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From 6 January 2024, the main rate of class 1 National Insurance contributions (NIC) deducted from employees’ wages is reduced from 12% to 10%. From 6 April 2024, the main rate of self-employed class 4 NIC will reduce from 9% to 8% and class 2 NIC will no longer be due. Those with profits below £6,725 a year can continue to pay class 2 NIC to keep their entitlement to certain state benefits. Our guidance will be updated in full in spring 2024.

Updated on 6 April 2023

PAYE: employer errors

If HMRC calculate that you have not paid enough tax but you think that the underpayment arises because your employer or pension provider failed to operate Pay As You Earn (PAYE) correctly, you can challenge HMRC. You can request that HMRC check whether they should be asking your employer or pension provider to pay it instead. Here we explain how you can do this.

Content on this page:

How mistakes happen

PAYE involves three parties:

  • HMRC,
  • those making payments under PAYE, usually employers and pension payers, and
  • the employee or pensioner.

The operation of PAYE is set out in law, together with each of the parties’ responsibilities. Information can pass between all three and sometimes the system breaks down.

The issue considered on this page is whether the employer or pension payer has failed to do something they are required to do by law. For example, they may not have acted on instructions received from HMRC or they may not have followed the correct procedure when taking on a new employee or pensioner.

When PAYE works properly and a correct tax code is operated throughout the year, the tax paid should broadly equal the tax due. There can be small rounding discrepancies of just a few pounds or pence but often these are ignored.

Those making payments under PAYE must follow the rules and deduct the right tax, based on those rules, before paying the net, after-tax, amount to the payee.

Mistakes can happen. Most exchanges between employers/pension providers and HMRC are now electronic rather than by post, but there might be a breakdown in communication.

It can be a very difficult task for you, when receiving an underpayment P800 calculation from HMRC, to work out why you have not paid enough tax. It might be that no-one is at fault – there are situations where PAYE does not collect the right tax.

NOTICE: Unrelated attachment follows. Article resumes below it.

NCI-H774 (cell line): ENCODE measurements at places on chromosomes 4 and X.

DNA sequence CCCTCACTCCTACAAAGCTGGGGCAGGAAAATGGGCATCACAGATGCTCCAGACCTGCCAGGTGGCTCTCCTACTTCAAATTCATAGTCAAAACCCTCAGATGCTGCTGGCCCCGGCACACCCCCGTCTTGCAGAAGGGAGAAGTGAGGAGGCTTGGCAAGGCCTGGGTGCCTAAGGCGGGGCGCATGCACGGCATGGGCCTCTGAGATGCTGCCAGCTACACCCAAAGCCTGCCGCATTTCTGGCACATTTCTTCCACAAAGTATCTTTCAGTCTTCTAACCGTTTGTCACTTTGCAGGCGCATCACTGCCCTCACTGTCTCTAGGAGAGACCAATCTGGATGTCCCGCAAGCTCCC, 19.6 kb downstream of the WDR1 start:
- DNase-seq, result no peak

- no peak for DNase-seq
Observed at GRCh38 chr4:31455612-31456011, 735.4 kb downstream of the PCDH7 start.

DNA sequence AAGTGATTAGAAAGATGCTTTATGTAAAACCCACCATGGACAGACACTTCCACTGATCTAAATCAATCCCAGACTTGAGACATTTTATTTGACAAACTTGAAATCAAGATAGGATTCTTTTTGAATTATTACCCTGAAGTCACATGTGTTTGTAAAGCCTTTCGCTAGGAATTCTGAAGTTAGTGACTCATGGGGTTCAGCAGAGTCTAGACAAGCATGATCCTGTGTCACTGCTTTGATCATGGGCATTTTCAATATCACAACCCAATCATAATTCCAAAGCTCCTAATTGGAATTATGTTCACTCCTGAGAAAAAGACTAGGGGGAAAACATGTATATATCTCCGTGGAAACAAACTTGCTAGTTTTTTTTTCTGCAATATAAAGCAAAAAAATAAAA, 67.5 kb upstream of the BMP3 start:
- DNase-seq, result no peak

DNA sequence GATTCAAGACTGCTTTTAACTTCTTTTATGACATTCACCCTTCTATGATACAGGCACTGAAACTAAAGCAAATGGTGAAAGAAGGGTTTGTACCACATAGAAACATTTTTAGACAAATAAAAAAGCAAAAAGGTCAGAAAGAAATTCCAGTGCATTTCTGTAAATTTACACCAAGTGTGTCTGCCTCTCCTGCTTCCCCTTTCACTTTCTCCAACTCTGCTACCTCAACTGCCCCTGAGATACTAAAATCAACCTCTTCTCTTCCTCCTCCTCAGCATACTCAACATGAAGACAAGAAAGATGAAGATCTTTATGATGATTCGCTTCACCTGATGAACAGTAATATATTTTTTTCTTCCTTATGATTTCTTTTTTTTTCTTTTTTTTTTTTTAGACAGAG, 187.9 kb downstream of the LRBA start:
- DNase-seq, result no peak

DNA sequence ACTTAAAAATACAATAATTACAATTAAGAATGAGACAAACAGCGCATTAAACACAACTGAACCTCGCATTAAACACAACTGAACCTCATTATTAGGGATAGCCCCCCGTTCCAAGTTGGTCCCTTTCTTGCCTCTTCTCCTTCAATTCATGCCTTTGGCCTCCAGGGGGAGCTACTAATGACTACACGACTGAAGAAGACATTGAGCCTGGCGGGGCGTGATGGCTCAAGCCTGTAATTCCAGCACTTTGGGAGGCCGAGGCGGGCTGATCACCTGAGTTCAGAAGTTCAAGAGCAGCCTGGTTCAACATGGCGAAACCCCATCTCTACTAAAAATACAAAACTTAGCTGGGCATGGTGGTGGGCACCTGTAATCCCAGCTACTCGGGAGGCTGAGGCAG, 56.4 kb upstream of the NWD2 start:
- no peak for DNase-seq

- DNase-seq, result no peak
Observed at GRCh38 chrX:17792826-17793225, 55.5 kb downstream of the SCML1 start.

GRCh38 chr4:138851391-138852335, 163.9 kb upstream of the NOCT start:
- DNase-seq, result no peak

Alternatively, someone might have made a mistake. Each of the three parties in the process could be at fault. For example,

  • you might not have told HMRC about something affecting your tax affairs,
  • HMRC might not have acted upon information in their possession to get your tax right, or made some error in doing so, or
  • your employer or pension provider might not have followed the rules correctly.

There could also be a far more serious situation where the employer or pension payer has not simply made an error, but they have been generally irresponsible in the way that they have operated PAYE or have deliberately not operated PAYE correctly.

Employer or pension provider mistakes

HMRC records can often show whether an employer or pension provider has taken steps to operate PAYE properly. HMRC should not issue a P800 tax calculation without checking why an employer or pension provider has acted inappropriately.

When you are checking the P800 calculation, you should bear in mind the types of errors that employers or pension providers make:

  • They may not have operated the PAYE code issued by HMRC. Have a look at any coding notices you received from HMRC and compare them to the ‘final tax code’ box on the P60s you should have received after the end of the tax year – if things have been done right, they should usually match.
  • Did you hand in a P45 when you started a new job? Did the code used by your new employer match the one on the P45?
  • If you did not have a P45 to hand in when you started a new job, were you given a new starter checklist to complete? Do you think your employer used the right tax code based on the answers you gave?
  • Your P800 calculation might have included a note to say that you have been given more than one personal allowance on different sources of income. There are a number of ways this can happen, but it could be an indication of employer or pension provider error.